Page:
Reel Corner - July 2017

Pirates of Hollywood

ReelCorner Header

What woman wouldn’t want a Lasso of Truth?
Wonder Woman is one of those characters which are so iconic that the idea of her often outweighs the real thing. She’s got the crown, the Lasso of Truth, the bracelets, which ward off most dangers, the bustier and she is so damn strong. What woman wouldn’t want to be her? But there’s a lot more to her. With Wonder Woman showing in theaters, now is the perfect time to dive into her backstory.

William Moulton Marston, who created Wonder Woman, also invented the lie detector test. Lie detector tests appeared in early Wonder Woman stories, but more importantly, Wonder Woman’s Lasso of Truth was originally a type of lie detector—it compels those trapped in it to tell the truth.

Wonder Woman’s iconic bracelets were inspired by Marston’s domestic partner. After Olive Byrne moved in with Marston (they never married), she wore a bracelet on each wrist to symbolize their relationship. These bracelets became an important feature of the comic book heroine Wonder Woman.

3) In 1942, the National Organization for Decent Literature blacklisted Wonder Woman’s book Sensation Comics for not wearing enough clothes.

4) Wonder Woman was the first female member of the Justice Society, a precursor to the Justice League. Marston, however, did not write the Justice Society stories; a man named Gardner Fox did. Fox made Wonder Woman the secretary of the Society and always had her stay behind while the men flew off to fight the bad guys.

5) She was very nearly called Suprema. Editor Sheldon Mayer convinced Marston to just call her “Wonder Woman” instead.

6) The original Wonder Woman had pretty radical politics for her day. After World War II, Wonder Woman became much less powerful, but while Marston was in charge, he had her fight on behalf of striking textile workers and abused wives and families, who couldn’t afford milk for their children.

7) Dr. Psycho, one of Wonder Woman’s original nemeses, was inspired by a professor of Marston’s, who felt women shouldn’t be allowed to vote.

8) Wonder Woman’s homeland is an island where men aren’t allowed. Originally, this island was called—get ready—Paradise Island (it’s now called Themyscira). Diana’s mother, Hippolyta, brought the Amazons there after Hercules stole her magic girdle, and Aphrodite told them they would be safe as long as they wore bracelets and didn’t talk to men.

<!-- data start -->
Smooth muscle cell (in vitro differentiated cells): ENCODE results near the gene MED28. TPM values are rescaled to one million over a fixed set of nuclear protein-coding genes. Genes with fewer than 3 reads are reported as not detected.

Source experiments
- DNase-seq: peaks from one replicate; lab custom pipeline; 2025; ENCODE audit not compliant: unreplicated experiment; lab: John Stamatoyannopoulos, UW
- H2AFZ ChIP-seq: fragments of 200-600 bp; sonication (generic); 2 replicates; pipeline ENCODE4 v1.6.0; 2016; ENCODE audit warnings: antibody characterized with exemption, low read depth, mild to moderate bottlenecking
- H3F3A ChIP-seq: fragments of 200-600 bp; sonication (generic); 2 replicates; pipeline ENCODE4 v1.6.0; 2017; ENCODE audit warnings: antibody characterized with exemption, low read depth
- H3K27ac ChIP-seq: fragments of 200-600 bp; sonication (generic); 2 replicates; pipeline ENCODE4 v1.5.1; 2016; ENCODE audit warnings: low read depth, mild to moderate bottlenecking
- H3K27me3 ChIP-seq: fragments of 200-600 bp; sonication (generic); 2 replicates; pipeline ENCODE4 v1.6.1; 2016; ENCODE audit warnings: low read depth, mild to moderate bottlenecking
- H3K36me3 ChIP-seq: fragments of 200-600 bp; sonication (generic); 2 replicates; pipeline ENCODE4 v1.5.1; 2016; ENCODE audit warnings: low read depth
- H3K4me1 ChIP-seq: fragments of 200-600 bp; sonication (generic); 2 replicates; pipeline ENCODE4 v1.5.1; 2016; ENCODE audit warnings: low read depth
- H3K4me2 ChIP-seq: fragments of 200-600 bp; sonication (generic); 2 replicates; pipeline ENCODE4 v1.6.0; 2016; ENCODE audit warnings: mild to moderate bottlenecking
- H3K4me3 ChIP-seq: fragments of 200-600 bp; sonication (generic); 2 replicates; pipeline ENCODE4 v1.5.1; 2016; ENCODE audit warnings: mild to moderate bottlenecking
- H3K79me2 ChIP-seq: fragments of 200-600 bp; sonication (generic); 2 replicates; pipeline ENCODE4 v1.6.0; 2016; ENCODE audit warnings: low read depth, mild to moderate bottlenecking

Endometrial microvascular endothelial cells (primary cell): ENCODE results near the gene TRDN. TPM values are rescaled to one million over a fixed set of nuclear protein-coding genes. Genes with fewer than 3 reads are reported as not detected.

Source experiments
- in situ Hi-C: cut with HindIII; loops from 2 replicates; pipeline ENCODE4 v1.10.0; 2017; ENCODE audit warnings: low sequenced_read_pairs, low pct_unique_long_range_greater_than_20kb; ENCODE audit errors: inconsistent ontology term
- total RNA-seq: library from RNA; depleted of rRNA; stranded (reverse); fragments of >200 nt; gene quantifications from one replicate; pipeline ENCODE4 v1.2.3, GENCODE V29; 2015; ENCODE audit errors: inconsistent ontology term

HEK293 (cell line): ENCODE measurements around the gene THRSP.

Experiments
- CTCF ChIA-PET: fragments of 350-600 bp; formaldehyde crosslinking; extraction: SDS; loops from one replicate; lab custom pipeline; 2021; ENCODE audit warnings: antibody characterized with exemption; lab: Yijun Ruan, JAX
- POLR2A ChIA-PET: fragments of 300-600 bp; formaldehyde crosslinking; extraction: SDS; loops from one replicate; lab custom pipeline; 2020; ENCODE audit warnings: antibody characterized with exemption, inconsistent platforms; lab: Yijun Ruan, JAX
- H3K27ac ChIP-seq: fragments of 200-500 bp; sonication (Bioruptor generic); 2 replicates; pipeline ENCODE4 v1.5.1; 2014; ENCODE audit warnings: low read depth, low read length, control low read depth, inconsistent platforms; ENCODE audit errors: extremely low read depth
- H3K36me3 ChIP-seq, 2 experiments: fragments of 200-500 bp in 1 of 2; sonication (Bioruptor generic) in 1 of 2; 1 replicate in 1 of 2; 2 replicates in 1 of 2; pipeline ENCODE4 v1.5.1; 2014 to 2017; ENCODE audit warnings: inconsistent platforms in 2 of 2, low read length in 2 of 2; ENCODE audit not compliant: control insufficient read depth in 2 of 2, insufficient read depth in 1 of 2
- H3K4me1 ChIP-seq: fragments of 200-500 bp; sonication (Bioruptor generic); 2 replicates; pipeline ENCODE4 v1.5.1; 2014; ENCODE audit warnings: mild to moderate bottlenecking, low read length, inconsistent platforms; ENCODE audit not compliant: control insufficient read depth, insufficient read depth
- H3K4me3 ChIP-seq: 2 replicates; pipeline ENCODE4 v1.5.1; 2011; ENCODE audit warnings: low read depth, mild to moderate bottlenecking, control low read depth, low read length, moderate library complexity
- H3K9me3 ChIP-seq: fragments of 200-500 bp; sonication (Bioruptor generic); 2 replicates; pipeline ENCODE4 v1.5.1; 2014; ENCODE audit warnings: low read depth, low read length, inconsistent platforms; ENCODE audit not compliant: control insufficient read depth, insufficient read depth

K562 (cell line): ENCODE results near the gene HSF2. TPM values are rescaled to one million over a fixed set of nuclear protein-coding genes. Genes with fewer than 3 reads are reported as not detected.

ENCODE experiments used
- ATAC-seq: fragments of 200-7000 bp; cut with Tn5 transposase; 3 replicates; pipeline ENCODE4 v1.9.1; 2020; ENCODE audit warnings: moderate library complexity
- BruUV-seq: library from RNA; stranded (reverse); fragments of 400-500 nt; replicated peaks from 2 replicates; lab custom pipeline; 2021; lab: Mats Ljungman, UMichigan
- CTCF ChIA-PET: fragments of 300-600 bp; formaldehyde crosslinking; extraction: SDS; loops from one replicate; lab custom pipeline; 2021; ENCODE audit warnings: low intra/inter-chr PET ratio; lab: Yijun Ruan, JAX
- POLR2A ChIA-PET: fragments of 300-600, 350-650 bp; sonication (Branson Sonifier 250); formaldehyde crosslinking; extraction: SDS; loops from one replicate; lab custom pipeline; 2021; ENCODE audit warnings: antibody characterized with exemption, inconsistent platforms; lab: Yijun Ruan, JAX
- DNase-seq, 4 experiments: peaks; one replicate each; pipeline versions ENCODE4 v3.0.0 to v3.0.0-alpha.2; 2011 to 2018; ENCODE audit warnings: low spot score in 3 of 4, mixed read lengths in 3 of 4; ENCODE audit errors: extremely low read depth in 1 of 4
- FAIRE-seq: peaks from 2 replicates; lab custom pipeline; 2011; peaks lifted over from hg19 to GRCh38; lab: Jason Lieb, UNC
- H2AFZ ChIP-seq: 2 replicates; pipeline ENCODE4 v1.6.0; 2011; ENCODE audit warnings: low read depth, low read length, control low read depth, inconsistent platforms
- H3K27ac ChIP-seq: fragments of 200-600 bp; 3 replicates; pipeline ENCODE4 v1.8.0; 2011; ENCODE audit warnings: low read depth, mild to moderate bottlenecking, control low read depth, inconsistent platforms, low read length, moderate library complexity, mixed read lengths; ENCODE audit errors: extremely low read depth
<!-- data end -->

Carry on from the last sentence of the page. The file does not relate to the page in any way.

9) Wonder Woman covered the first issue of Ms. magazine. Radical feminists later attempted to use Gloria Steinem’s affection for Wonder Woman (a government operative herself) as evidence that she was a CIA operative, whose magazine was actually a capitalist attempt to destroy feminism from within.

10) Superman and Wonder Woman dated for a while in 2012. Wonder Woman’s traditional love interest is Steve Trevor, the army officer who crashes on Paradise Island/Themyscira and ruins the perfect matriarchal situation there, but in a 2012 issue of Justice League, Wonder Woman and Superman took things to the next level.


PG-13  |  Gal Gadot, Chris Pine, Robin Wright  |  Directed by Patty Jenkins
Before she was Wonder Woman (Gal Gadot), she was Diana, princess of the Amazons, trained to be an unconquerable warrior. Raised on a sheltered island paradise, Diana meets an American pilot (the incredibly handsome Chris Pine) who tells her about the massive conflict (WWI) that’s raging in the outside world. Convinced that she can stop the threat, Diana leaves her home for the first time. Fighting alongside men in a war to end all wars, she finally discovers her full powers and true destiny.
Wonder Woman is a beautifully directed superhero story, which digs into Diana’s transformation from naive warrior to inspiring hero.

Sources: NY Times;;

Reel Corner 2Donne Paine, film enthusiast, once lived around the corner from the Orson Wells Theater in Cambridge, Massachusetts where her strong interest in films, especially independent ones, began. Supporter of the arts­—especially films—she travels to local and national film festivals including Sundance, Toronto and Tribeca. There is nothing like seeing a film on the big screen. She encourages film goers to support Hilton Head local theaters—Coligny, Park Plaza and Northridge theaters. To support her habit of frequent movie going Donne is an executive recruiter and staff development consultant. Email This email address is being protected from spambots. You need JavaScript enabled to view it.

Leave a comment

You are commenting as guest.